“First, although the district court mistakenly assumed that allegations of intentional discrimination necessarily defeat a disparate-impact claim, here the disparate-impact claims fail in any event because they are stated as legal conclusions, without any factual content to support an inference that the City’s examination procedures caused a disparate impact on black applicants for promotion in the police or fire departments,” Judge Diana Sykes wrote in Kendale L. Adams, et al. v City of Indianapolis, 12-1874. “Second, the disparate-treatment claims lacked any evidentiary support and were properly resolved in the City’s favor on summary judgment. Finally the claims in the second lawsuit are precluded. Although the new complaint concerns a different set of promotion decisions, it attacks the same eligibility list that was at issue in the first case. The plaintiffs’ challenge to that testing process was fully and finally resolved against them in the first suit, so their second suit against the City is barred.”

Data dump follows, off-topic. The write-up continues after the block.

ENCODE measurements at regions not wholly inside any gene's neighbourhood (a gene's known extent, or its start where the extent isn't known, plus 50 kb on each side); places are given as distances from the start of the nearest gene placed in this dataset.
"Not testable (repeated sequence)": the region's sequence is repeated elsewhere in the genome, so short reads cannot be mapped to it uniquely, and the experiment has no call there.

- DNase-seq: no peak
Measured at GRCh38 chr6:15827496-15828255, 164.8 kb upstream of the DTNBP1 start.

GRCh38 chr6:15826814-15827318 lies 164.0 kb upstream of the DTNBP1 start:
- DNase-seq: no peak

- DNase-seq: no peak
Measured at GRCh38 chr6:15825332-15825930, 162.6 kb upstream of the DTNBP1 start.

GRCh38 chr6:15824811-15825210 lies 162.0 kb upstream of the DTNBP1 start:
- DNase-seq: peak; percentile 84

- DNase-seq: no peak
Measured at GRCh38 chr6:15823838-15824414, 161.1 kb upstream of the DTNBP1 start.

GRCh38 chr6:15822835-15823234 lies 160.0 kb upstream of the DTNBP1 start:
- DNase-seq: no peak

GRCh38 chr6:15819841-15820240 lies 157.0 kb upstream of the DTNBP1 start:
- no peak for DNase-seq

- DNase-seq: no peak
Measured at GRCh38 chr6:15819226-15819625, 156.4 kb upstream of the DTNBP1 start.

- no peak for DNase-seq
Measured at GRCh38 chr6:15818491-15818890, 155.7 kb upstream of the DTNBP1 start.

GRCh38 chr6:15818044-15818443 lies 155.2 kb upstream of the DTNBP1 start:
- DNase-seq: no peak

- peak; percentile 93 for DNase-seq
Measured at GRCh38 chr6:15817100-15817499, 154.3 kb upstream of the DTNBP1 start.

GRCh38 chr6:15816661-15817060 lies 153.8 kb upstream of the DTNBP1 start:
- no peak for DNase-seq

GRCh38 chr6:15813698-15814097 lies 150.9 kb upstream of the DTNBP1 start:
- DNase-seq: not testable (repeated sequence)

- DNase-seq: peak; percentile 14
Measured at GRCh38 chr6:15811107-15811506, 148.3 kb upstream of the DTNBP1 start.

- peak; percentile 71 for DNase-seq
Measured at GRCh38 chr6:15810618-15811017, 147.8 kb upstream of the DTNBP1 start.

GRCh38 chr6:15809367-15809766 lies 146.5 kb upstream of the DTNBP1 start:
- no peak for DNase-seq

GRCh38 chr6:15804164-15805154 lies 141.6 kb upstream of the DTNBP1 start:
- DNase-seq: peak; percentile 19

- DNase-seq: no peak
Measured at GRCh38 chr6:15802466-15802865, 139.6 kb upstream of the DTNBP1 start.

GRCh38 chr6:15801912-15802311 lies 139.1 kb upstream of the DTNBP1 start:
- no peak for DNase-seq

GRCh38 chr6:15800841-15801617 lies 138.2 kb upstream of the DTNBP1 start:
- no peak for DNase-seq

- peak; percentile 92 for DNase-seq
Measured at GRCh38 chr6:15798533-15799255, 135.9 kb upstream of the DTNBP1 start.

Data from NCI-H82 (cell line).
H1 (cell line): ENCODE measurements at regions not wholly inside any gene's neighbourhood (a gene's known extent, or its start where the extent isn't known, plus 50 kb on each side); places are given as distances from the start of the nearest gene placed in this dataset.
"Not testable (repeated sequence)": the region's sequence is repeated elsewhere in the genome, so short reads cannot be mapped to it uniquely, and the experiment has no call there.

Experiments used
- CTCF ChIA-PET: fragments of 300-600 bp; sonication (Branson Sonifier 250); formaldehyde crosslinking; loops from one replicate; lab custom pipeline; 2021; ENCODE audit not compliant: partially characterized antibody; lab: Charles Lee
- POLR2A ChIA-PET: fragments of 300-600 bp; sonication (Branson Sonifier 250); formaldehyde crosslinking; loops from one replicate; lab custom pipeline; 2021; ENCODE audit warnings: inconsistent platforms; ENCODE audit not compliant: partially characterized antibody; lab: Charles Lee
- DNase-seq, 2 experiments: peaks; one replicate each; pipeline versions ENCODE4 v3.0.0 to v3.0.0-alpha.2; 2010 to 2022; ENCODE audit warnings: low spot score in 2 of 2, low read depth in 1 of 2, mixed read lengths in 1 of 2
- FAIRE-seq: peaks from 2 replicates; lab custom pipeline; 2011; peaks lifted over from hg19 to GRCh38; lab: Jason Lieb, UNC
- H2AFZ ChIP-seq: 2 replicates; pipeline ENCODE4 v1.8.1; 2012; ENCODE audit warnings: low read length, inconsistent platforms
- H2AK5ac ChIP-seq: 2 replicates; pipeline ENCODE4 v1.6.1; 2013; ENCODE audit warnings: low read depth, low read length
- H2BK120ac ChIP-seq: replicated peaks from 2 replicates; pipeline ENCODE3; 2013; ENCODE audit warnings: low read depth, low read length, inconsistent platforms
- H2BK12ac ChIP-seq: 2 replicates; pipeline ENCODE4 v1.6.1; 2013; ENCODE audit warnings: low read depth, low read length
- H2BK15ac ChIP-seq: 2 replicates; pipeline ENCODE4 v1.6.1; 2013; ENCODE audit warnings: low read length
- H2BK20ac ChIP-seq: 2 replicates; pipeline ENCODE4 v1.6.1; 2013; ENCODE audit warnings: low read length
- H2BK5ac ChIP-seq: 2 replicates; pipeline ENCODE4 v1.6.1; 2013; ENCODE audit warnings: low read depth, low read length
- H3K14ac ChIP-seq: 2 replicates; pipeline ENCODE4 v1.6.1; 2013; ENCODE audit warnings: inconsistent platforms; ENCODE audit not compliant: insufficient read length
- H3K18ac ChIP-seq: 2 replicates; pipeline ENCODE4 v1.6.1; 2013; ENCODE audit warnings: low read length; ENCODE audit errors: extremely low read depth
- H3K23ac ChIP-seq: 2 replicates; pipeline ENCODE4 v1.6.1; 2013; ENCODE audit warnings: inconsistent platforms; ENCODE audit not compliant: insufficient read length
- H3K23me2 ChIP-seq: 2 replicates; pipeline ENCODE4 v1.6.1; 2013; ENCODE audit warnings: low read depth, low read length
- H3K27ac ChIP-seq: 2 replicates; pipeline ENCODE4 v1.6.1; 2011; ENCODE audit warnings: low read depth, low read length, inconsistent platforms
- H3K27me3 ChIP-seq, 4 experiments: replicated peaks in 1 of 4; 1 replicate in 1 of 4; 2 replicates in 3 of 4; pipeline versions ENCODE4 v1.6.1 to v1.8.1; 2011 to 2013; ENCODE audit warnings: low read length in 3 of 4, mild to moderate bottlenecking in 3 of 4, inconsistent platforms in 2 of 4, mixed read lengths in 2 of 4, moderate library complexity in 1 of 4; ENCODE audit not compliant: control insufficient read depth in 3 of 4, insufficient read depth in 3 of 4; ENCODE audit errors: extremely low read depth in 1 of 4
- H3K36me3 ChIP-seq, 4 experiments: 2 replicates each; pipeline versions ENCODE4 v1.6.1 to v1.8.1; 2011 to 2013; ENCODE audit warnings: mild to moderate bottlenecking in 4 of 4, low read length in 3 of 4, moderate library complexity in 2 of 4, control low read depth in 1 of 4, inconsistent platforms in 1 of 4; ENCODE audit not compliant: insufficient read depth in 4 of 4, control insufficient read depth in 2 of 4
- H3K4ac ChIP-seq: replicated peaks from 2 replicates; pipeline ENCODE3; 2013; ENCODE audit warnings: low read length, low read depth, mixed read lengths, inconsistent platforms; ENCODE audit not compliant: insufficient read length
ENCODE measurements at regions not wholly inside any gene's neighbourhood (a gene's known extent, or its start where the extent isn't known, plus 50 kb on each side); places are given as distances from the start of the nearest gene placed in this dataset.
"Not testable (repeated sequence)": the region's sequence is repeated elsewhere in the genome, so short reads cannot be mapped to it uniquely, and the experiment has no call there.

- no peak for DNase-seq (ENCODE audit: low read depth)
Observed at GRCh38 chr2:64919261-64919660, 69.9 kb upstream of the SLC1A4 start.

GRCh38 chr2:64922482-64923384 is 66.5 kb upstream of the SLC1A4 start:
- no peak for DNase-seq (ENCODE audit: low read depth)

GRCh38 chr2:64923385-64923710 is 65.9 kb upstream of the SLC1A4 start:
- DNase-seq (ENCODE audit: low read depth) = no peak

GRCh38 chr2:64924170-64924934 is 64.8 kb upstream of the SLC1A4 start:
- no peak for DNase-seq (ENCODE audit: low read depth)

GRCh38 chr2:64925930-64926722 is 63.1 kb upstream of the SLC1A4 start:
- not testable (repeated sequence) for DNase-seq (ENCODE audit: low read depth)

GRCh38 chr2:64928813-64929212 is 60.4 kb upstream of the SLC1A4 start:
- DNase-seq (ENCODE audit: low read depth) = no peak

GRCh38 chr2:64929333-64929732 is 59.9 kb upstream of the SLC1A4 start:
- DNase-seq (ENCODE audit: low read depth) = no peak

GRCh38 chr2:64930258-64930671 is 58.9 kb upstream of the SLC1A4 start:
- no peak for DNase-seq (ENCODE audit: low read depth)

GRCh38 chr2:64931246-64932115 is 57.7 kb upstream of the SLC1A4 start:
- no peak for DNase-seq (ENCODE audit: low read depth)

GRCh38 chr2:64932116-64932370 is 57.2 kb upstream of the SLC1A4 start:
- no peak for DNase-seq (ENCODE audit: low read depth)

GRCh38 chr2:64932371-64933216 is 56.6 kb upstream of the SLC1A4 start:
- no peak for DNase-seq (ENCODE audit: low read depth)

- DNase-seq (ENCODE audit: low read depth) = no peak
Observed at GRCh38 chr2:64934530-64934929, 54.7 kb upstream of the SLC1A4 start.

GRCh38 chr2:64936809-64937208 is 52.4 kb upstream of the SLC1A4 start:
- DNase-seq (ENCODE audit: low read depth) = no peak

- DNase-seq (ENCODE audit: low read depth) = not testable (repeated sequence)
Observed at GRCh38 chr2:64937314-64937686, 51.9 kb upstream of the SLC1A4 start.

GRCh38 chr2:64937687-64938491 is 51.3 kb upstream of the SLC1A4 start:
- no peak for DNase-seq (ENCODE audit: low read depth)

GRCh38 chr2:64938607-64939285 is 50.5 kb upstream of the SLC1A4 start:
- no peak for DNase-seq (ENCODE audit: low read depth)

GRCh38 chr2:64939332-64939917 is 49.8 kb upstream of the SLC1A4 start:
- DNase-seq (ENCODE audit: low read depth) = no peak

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  1. It appears the police and prosecutors are allowed to change the rules halfway through the game to suit themselves. I am surprised that the congress has not yet eliminated the right to a trial in cases involving any type of forensic evidence. That would suit their foolish law and order police state views. I say we eliminate the statute of limitations for crimes committed by members of congress and other government employees. Of course they would never do that. They are all corrupt cowards!!!

  2. Poor Judge Brown probably thought that by slavishly serving the godz of the age her violations of 18th century concepts like due process and the rule of law would be overlooked. Mayhaps she was merely a Judge ahead of her time?